UPDATE 8:11 a.m. on March 11:
Organizers of Boston's St. Patrick's Day parade have reversed an earlier decision barring a group of gay veterans from participating in the festivities next weekend, according to OutVets' post on Facebook.
"We are honored and humbled by all the outpouring of support that has been displayed for our LGBTQ Veterans - who are one of the most unrepresented demographic in our Veterans community," the post read.
After a group of gay veterans with an organization known as OutVets claimed they were denied permission to participate in Boston's St. Patrick's Day parade, organizers of the festivities have scheduled an emergency meeting for Friday to reconsider the ban, the Associated Press reported.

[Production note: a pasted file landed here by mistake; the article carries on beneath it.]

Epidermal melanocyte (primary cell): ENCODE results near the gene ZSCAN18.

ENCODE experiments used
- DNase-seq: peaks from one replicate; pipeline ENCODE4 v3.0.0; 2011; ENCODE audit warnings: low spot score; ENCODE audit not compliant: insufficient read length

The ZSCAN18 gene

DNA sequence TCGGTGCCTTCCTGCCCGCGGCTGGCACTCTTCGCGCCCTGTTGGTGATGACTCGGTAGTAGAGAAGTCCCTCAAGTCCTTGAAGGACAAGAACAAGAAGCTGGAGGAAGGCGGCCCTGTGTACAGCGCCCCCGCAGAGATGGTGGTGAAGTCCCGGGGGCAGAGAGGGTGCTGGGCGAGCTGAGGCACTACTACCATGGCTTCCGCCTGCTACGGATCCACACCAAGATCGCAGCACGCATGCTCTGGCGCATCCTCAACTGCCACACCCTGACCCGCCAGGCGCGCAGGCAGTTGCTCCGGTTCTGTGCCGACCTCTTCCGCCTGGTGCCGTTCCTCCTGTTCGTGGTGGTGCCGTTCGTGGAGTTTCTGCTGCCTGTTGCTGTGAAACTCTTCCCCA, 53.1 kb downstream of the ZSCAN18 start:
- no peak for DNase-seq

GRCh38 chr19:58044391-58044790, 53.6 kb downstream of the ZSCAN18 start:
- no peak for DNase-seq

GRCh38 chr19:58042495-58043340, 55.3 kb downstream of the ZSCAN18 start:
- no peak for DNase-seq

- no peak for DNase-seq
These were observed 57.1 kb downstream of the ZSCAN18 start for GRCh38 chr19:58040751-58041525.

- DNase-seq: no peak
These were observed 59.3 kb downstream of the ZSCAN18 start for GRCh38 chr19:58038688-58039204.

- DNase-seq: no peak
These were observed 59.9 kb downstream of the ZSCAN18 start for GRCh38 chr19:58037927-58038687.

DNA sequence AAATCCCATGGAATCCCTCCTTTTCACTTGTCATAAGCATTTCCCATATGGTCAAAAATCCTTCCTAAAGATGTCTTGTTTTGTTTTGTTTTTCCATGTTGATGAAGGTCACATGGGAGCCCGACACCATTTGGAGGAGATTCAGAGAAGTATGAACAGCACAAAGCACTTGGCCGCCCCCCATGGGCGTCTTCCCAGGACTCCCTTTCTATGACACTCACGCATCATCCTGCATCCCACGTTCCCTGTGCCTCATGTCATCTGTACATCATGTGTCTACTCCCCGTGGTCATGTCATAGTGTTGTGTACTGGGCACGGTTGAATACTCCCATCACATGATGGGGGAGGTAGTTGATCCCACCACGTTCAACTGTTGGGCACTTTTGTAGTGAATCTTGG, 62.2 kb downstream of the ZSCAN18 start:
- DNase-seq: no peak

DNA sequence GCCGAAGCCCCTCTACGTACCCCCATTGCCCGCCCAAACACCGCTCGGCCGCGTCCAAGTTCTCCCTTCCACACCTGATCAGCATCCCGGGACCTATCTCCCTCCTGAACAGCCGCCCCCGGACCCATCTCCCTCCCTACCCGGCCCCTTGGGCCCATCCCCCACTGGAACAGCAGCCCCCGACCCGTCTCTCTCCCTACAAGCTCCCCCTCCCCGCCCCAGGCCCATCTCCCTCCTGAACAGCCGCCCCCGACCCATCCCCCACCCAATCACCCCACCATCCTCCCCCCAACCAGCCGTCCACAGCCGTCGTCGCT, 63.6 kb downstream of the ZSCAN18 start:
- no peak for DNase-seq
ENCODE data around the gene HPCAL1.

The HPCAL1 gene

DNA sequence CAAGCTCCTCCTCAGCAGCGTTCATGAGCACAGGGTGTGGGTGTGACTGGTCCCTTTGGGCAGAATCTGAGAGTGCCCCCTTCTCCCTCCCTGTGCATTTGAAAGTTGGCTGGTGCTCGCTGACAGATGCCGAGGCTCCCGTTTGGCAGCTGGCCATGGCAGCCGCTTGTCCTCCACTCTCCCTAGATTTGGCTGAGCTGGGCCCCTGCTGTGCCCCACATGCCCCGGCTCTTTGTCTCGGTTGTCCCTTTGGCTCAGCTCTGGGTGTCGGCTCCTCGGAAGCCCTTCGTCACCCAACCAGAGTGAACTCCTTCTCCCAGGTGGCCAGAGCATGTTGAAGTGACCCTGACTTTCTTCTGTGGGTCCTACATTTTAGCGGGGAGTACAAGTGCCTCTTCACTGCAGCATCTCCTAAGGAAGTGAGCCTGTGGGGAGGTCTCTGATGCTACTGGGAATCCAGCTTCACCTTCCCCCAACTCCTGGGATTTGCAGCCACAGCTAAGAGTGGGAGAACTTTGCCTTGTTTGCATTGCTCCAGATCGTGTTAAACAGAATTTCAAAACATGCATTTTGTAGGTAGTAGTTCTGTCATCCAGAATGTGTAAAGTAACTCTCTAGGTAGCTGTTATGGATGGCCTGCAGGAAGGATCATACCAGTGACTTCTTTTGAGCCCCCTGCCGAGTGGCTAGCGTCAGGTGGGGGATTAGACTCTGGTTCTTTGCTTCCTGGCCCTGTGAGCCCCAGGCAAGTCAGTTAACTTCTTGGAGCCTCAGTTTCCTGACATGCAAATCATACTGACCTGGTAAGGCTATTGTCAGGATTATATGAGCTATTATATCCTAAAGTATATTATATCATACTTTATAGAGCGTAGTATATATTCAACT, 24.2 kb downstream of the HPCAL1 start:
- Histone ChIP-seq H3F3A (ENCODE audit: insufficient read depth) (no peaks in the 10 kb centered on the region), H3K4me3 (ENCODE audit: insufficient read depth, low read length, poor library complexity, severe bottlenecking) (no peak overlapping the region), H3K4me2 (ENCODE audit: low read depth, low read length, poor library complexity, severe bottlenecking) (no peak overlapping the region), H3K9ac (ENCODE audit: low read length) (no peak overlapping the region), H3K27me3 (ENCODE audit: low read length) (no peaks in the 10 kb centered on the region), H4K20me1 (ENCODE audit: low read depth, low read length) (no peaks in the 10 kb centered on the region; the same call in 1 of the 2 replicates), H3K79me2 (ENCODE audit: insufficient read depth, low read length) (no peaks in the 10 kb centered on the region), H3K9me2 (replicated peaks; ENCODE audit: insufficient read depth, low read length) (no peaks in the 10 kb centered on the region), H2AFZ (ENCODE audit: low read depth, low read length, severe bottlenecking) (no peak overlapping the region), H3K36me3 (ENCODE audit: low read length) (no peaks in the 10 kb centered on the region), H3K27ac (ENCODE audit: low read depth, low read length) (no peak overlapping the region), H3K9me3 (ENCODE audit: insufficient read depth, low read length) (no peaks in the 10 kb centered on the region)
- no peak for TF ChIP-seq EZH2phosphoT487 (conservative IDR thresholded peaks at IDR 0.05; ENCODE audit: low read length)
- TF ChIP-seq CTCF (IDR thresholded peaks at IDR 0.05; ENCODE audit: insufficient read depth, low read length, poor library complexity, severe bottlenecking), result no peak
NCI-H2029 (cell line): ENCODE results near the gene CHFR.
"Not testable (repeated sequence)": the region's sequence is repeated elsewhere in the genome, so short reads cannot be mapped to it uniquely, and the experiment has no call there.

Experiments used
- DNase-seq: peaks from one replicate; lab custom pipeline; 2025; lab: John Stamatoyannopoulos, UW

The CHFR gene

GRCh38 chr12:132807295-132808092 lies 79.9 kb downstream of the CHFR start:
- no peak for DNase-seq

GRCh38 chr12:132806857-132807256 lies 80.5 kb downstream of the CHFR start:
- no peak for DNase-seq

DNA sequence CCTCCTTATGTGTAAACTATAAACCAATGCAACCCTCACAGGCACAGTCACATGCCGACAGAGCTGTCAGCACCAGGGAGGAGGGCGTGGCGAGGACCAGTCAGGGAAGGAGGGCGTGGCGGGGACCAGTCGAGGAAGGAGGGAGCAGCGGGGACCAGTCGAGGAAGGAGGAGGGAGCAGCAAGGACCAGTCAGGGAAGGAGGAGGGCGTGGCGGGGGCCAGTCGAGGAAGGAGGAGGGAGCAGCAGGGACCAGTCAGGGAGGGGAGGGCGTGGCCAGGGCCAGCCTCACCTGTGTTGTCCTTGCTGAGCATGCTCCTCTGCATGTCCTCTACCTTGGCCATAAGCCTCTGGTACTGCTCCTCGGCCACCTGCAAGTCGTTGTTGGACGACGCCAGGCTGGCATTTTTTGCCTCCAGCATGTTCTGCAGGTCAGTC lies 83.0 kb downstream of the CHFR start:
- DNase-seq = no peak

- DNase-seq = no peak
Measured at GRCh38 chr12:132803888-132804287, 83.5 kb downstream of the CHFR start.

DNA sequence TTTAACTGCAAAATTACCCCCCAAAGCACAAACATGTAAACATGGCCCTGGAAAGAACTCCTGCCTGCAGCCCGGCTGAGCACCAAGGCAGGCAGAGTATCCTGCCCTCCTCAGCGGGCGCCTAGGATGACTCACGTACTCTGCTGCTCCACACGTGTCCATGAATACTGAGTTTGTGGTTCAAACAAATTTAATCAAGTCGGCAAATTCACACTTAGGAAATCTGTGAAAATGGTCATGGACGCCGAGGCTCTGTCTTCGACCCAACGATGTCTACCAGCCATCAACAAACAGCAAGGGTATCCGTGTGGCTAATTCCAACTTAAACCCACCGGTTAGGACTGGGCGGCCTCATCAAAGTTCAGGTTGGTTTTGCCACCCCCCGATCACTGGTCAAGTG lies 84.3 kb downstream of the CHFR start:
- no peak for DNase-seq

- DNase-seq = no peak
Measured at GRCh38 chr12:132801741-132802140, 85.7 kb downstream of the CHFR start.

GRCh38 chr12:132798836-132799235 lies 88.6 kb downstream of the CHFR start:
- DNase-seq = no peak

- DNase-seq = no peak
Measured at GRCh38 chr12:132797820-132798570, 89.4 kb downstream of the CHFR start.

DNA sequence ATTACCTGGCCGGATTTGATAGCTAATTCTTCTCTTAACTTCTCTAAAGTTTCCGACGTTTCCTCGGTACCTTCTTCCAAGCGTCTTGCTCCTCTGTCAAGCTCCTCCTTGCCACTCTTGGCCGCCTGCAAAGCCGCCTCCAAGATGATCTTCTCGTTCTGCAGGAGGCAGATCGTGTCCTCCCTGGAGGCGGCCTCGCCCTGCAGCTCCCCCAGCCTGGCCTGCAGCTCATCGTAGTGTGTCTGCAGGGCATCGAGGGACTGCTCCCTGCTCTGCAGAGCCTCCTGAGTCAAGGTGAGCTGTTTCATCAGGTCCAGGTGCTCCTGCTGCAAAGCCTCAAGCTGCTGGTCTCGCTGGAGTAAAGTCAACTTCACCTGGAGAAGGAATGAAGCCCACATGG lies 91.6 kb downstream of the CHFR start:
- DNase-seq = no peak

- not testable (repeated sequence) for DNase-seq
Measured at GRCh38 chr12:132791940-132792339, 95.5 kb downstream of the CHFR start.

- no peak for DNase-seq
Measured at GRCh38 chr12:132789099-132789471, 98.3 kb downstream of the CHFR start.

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Ed Flynn, a council member who voted to allow the gay veterans' group to march, said he remains optimistic that the organizers of the event, the South Boston Allied War Veterans Council, will rectify the situation.
"I remain hopeful that my colleagues on the council will correct this situation and join me in voting for inclusion" Flynn, also a Navy veteran, said. "If this vote does not affirm their right to march in the parade, I will not be marching."
In a statement on its website, the veterans council insisted it had not officially banned Outvets from the parade. It said it told OutVets that the rainbow on its banners and logo violated the code of conduct for the parade, which bars the advertisement or display of one's sexual orientation.
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